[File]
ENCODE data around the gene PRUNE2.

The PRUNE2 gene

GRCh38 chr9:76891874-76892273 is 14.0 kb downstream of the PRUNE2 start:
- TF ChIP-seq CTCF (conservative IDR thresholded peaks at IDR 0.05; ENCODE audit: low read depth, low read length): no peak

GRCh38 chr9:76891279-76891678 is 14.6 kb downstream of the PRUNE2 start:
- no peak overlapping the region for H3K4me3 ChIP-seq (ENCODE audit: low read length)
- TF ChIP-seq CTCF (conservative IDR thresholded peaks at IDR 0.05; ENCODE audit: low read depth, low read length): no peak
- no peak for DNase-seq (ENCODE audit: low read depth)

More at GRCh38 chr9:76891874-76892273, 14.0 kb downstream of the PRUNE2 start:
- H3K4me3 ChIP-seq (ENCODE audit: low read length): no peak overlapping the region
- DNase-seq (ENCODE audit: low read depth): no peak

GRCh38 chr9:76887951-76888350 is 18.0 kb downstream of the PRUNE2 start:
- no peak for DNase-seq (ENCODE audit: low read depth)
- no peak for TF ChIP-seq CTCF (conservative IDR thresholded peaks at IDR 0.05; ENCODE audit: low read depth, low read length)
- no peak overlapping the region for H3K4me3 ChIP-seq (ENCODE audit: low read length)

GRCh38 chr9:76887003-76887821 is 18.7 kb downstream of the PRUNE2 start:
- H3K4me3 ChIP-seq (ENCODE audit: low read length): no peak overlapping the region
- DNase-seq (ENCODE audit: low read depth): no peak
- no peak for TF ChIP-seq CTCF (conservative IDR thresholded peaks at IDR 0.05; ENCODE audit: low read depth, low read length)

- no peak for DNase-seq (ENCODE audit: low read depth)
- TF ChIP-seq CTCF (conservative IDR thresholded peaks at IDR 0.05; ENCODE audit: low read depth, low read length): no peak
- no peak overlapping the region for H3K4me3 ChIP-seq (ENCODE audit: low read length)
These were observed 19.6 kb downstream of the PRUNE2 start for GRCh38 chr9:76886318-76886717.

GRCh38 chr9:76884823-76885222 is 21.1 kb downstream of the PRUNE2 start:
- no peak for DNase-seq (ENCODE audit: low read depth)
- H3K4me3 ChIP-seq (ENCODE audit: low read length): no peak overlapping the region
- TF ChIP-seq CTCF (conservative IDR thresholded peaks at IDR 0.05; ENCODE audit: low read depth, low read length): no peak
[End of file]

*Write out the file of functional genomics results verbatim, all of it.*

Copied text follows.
ENCODE data around the gene PRUNE2.

The PRUNE2 gene

GRCh38 chr9:76891874-76892273 is 14.0 kb downstream of the PRUNE2 start:
- TF ChIP-seq CTCF (conservative IDR thresholded peaks at IDR 0.05; ENCODE audit: low read depth, low read length): no peak

GRCh38 chr9:76891279-76891678 is 14.6 kb downstream of the PRUNE2 start:
- no peak overlapping the region for H3K4me3 ChIP-seq (ENCODE audit: low read length)
- TF ChIP-seq CTCF (conservative IDR thresholded peaks at IDR 0.05; ENCODE audit: low read depth, low read length): no peak
- no peak for DNase-seq (ENCODE audit: low read depth)

More at GRCh38 chr9:76891874-76892273, 14.0 kb downstream of the PRUNE2 start:
- H3K4me3 ChIP-seq (ENCODE audit: low read length): no peak overlapping the region
- DNase-seq (ENCODE audit: low read depth): no peak

GRCh38 chr9:76887951-76888350 is 18.0 kb downstream of the PRUNE2 start:
- no peak for DNase-seq (ENCODE audit: low read depth)
- no peak for TF ChIP-seq CTCF (conservative IDR thresholded peaks at IDR 0.05; ENCODE audit: low read depth, low read length)
- no peak overlapping the region for H3K4me3 ChIP-seq (ENCODE audit: low read length)

GRCh38 chr9:76887003-76887821 is 18.7 kb downstream of the PRUNE2 start:
- H3K4me3 ChIP-seq (ENCODE audit: low read length): no peak overlapping the region
- DNase-seq (ENCODE audit: low read depth): no peak
- no peak for TF ChIP-seq CTCF (conservative IDR thresholded peaks at IDR 0.05; ENCODE audit: low read depth, low read length)

- no peak for DNase-seq (ENCODE audit: low read depth)
- TF ChIP-seq CTCF (conservative IDR thresholded peaks at IDR 0.05; ENCODE audit: low read depth, low read length): no peak
- no peak overlapping the region for H3K4me3 ChIP-seq (ENCODE audit: low read length)
These were observed 19.6 kb downstream of the PRUNE2 start for GRCh38 chr9:76886318-76886717.

GRCh38 chr9:76884823-76885222 is 21.1 kb downstream of the PRUNE2 start:
- no peak for DNase-seq (ENCODE audit: low read depth)
- H3K4me3 ChIP-seq (ENCODE audit: low read length): no peak overlapping the region
- TF ChIP-seq CTCF (conservative IDR thresholded peaks at IDR 0.05; ENCODE audit: low read depth, low read length): no peak